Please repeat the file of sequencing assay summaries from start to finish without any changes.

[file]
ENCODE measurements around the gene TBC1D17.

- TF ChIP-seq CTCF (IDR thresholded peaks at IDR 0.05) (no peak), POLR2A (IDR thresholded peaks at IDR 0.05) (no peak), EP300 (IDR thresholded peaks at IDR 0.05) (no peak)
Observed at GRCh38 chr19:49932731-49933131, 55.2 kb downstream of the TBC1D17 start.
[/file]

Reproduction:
ENCODE measurements around the gene TBC1D17.

- TF ChIP-seq CTCF (IDR thresholded peaks at IDR 0.05) (no peak), POLR2A (IDR thresholded peaks at IDR 0.05) (no peak), EP300 (IDR thresholded peaks at IDR 0.05) (no peak)
Observed at GRCh38 chr19:49932731-49933131, 55.2 kb downstream of the TBC1D17 start.